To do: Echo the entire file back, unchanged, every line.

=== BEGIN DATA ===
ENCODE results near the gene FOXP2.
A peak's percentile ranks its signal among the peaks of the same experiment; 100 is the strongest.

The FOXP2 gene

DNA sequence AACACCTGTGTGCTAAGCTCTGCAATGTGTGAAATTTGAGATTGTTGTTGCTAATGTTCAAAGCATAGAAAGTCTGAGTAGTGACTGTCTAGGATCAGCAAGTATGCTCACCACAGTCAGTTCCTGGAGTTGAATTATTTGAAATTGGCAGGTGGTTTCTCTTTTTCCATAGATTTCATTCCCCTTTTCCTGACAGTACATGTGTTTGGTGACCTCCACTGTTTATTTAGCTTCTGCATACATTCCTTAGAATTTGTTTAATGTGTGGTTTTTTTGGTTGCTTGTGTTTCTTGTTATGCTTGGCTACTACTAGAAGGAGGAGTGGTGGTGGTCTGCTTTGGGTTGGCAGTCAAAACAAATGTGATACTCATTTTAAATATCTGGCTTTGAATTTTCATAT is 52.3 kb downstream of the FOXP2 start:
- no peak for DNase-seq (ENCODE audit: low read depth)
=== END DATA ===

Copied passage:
ENCODE results near the gene FOXP2.
A peak's percentile ranks its signal among the peaks of the same experiment; 100 is the strongest.

The FOXP2 gene

DNA sequence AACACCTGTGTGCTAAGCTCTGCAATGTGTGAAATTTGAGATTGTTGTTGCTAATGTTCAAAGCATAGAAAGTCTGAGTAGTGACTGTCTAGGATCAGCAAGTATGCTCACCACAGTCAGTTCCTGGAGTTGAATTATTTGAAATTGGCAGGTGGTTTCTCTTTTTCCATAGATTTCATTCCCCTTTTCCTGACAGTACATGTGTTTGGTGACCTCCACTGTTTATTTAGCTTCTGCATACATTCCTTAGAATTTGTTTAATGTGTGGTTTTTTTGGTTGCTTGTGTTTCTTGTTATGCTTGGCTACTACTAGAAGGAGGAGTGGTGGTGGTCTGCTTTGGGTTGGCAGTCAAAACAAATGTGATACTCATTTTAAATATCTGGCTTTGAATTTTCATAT is 52.3 kb downstream of the FOXP2 start:
- no peak for DNase-seq (ENCODE audit: low read depth)